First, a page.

Scientific Name
Conophytum concavum L.Bolus
Higher Classification
National Status
Status and Criteria
Critically Endangered A4d; B1ab(v)
Assessment Date
A.J. Young, P.G. Desmet, I. Ebrahim, D. Guo, A. Harrower, L. Jabar, L. Knoetze, C. Rodgerson, P.C.V. Van Wyk & N.N. Mhlongo
This restricted range species endemic to South Africa's Namaqualand Region has an extent of occurrence (EOO) of 67 km² and an area of occupancy (AOO) of 44 km². There has been an estimated population loss of 90% or more since 2019 due to illegal collection to supply the international trade in ornamental succulents and the remaining plants are threatened. The single location, proximity to human habitation and the continuing high demand for the species in cultivation means there is a high probability that this species will be collected to extinction within the next 10 years. Climate change is also highly likely to impact the population although there is uncertainty of the response given the expected resilience of this taxon. It therefore qualifies as Critically Endangered under criteria A3 and B1.
South African endemic
Provincial distribution
Northern Cape
This species is endemic to South Africa where it is only found in a single location in the Northern Cape province. The plants are found in a single locality that lies within a protected area close to the coast and not far from human habitation.
Habitat and Ecology
Major system
Major habitats
Riethuis-Wallekraal Quartz Vygieveld
This species is highly localised and is only recorded from a single location in South Africa. It is endemic to the Namaqualand Sandveld bioregion of the Succulent Karoo biome. Within this area it inhabits a restricted area of saline quartz fields but it can also be found in fringe areas that lack quartz. The plants are generally part-submerged in shallow areas of soft sand. This species has a generation length of 30 years. It is expected to be sensitive to the impacts of climate change as it does not disperse and while adapted to arid conditions, is dependent on limited seasonal rainfall. Species in the genus are sensitive to long periods of drought. Drought related mortality has been observed for other closely related taxa within the genus.
This species has been subject to very high levels of illegal collection for the trade in ornamental succulents since 2019 and this collection is ongoing. At the date of assessment over 50,000 mature individuals have been confiscated from poachers, with evidence of many thousands of plants reaching the markets in Asia. It is therefore thought that a majority of the population has been removed from habitat since 2019. Anthropogenic climate change is a long-term threat to this species. Climate models for the likely emission scenarios where emissions stay at present day levels (RCP 2.6) (Hausfather and Peters 2020) and worst case scenarios where emissions continue to increase during the 21st century (RCP 8.5) indicate that there will be a loss of suitable bioclimatic envelope of between 85% and 100% by 2080 for this species. However, as this taxon possesses certain morphological traits likely to afford resilience to xerophytic conditions it is expected to have a level of resilience to climate change and the expected population loss is reduced by 20% to 65% based on the uncertainty of the response given the expected resilience of this taxon. Species in this genus have limited dispersal ability and migration to suitable habitats elsewhere is regarded as highly unlikely. As this taxon possesses traits that may provide some resilience, the likely impact of climate change is expected to be reduced and is not used to inform the overall assessment.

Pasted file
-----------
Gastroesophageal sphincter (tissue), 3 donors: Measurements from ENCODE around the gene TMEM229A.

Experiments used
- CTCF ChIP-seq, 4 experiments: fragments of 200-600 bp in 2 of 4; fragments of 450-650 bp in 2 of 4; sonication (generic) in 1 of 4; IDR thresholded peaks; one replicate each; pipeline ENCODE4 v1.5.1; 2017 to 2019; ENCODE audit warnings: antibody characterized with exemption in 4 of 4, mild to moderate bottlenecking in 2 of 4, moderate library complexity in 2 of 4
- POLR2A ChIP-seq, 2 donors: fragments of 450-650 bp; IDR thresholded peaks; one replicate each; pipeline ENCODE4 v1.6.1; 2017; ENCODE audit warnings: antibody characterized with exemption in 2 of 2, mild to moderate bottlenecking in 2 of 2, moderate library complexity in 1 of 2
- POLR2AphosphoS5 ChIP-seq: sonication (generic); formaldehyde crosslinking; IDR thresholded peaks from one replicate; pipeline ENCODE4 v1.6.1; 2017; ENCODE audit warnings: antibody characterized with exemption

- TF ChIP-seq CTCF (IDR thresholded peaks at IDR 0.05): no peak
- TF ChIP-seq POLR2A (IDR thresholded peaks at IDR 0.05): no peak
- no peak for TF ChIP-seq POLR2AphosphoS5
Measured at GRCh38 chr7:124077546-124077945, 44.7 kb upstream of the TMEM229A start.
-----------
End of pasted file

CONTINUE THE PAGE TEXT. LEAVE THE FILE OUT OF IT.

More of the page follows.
A recent assessment by SANBI (field survey in 2021) recorded only 300 mature individuals in habitat. This may be an underestimate due to the cryptic nature of the plants but fewer than 2,500 mature individuals are likely still extant. There was no formal population assessment prior to this but estimates by authorities on the genus suggest at least 50,000 mature individuals were present at the location prior to 2019, a likely underestimate. More than 50,000 individuals have been confiscated from poachers in 2020-21 and there is evidence of habitat-collected plants being sold in Asia. It is estimated that the population has experienced a decline of over 90% since 2019.

Population trend
Assessment History
Taxon assessed
Status and Criteria
Citation/Red List version
Conophytum concavum L.BolusVU B1ab(v)+2ab(v)2020.1
Conophytum concavum L.BolusRare Raimondo et al. (2009)
Conophytum concavum L.BolusLower Risk - Least Concern Victor (2002)
Conophytum concavum L.BolusRare Hilton-Taylor (1996)

Hammer, S. 2002. Dumpling and his wife: New view of the genus Conophytum. EAE Creative Colour, Norwich.

Hammer, S.A. 1993. The genus Conophytum: A conograph. Succulent Plant Publications, Pretoria.

Hausfather, Z. and Peters, G.P. 2020. Emissions - the 'business as usual' story is misleading. Nature 577(618-620).

Opel, M.R. 2004. The rediscovery of Crassula alcicornis. Haseltonia 10:38-40.

Young, A.J., Desmet, P.G., Ebrahim, I., Guo, D., Harrower, A., Jabar, L., Knoetze, L., Rodgerson, C., Van Wyk, P.C.V. & Mhlongo, N.N. 2021. Conophytum concavum L.Bolus. National Assessment: Red List of South African Plants version . Accessed on 2024/07/14

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Distribution map

© A.J. Young

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